In its principle 10, the European Pillar of Social Rights underlines that ‘workers have the right to a high level of protection of their health and safety at work.’ Actions in the field of health and safety at work are supported under the working conditions (rights at work) section of the progress axis of the EU’s programme for employment and social innovation (EaSI). EaSI is a financing instrument designed to promote a high level of quality and sustainable employment, guaranteeing adequate and decent social protection, combating social exclusion and poverty and improving working conditions. For the period 2021–2027, the EaSI programme has become a strand under the European Social Fund Plus (ESF+); it has a budget of €762 million. Among its policy priorities, it seeks to support analytical activities and evidence-based policymaking in relation to working conditions, social protection and active inclusion.

In January 2017, the European Commission adopted the Communication Safer and Healthier Work for All – Modernisation of the EU Occupational Safety and Health Legislation and Policy (COM(2017) 12 final). It proposed three key actions to bring new impetus to the existing framework:

  • stepping up the fight against occupational cancer through legislative proposals accompanied by increased guidance and awareness-raising;
  • helping businesses, in particular small and medium-sized enterprises (SMEs) comply with occupational safety and health rules;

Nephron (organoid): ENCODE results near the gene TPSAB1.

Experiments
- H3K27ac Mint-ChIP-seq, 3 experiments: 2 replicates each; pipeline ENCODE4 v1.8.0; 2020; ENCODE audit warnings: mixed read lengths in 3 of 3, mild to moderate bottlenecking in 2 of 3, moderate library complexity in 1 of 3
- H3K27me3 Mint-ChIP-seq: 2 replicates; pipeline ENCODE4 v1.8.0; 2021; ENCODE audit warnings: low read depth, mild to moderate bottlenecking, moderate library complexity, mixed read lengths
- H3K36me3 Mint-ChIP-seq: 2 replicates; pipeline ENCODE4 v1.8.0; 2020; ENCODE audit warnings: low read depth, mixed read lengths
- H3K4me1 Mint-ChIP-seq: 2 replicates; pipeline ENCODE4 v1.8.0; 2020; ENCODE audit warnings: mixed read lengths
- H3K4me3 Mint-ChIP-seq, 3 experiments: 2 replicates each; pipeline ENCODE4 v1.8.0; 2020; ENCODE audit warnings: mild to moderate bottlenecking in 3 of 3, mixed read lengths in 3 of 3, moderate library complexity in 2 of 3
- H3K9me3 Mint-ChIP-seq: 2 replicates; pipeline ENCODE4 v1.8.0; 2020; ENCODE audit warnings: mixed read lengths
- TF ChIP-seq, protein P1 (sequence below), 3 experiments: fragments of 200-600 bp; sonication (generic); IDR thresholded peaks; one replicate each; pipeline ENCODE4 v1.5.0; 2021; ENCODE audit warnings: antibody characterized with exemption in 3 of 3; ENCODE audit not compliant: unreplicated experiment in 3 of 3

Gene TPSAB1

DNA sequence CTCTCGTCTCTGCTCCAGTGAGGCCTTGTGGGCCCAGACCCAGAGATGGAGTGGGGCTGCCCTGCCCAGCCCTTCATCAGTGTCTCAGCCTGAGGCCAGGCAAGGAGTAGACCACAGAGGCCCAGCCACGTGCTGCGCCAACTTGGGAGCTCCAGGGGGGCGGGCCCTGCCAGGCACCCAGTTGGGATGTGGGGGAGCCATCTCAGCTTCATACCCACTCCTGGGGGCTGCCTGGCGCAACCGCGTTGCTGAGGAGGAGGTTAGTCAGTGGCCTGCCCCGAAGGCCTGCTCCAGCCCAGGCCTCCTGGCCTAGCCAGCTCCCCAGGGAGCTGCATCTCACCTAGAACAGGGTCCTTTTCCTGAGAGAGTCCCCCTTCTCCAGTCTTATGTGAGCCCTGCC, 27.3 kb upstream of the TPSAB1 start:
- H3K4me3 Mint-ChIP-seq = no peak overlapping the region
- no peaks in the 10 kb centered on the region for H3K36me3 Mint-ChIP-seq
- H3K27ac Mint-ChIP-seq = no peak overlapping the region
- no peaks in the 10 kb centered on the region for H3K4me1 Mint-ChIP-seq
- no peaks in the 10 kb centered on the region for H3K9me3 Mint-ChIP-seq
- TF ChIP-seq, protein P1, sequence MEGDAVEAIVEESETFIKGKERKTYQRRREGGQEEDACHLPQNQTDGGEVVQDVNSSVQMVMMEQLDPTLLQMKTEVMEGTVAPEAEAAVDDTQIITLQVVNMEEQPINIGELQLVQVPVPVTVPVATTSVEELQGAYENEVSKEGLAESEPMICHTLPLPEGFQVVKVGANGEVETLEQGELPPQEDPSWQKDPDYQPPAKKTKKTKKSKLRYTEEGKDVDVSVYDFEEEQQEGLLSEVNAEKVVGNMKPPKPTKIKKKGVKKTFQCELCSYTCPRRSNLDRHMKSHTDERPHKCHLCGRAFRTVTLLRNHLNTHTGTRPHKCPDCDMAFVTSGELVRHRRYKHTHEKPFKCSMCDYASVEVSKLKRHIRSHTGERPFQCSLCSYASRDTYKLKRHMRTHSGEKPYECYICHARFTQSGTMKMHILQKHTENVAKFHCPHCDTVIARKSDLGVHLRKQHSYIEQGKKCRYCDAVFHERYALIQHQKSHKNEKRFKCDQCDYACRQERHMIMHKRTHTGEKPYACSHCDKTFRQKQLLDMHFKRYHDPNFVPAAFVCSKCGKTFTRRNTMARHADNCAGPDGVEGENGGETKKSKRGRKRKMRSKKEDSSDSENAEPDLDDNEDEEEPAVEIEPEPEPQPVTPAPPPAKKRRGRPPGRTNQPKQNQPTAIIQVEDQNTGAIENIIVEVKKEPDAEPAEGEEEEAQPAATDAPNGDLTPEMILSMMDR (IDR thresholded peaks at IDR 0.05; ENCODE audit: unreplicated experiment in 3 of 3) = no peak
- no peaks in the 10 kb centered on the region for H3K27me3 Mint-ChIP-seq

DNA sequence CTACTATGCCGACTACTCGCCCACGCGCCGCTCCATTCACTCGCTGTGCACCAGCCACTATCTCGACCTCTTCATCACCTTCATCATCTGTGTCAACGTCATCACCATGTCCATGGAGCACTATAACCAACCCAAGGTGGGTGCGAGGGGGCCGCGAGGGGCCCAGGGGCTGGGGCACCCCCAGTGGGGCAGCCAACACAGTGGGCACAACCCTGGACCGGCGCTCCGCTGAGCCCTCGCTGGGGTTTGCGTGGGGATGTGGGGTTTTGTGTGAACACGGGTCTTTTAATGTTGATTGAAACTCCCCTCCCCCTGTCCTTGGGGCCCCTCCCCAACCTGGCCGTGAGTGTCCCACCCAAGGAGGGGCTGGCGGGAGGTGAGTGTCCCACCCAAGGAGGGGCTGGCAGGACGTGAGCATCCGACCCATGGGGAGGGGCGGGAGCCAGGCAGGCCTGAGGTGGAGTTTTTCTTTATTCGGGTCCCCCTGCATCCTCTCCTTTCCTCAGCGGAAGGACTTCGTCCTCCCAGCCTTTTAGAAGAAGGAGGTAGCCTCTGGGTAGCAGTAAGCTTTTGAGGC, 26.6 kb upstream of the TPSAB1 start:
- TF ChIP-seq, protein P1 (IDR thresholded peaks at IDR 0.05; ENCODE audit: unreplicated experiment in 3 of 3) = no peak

• cooperating with EU Member States and social partners to remove or update outdated rules and to refocus efforts on ensuring better and broader protection, compliance and enforcement on the ground.

The European Agency for Safety and Health at Work is the EU’s information agency for occupational safety and health, located in Bilbao (Spain). The agency promotes a culture of risk prevention to improve working conditions, endeavouring to make workplaces safer, healthier and more productive for the benefit of businesses, employees and governments.

Statistics on public health and health and safety at work

The EU gathers statistical information in order to assess health issues and to support the effective design of policies and future actions. This statistical information needs to be based on a set of common EU health indicators for which there is an EU-wide agreement regarding definitions, collection and use. Examples include the European core health indicators (ECHI), sustainable development indicators (SDIs) and the European Pillar of Social Rights.

In December 2008, the European Parliament and the Council adopted Regulation (EC) No 1338/2008 on Community statistics on public health and health and safety at work. The Regulation is designed to ensure that health statistics provide adequate information for all EU Member States to monitor EU actions in the field of public health and health and safety at work. The Regulation lists five domains: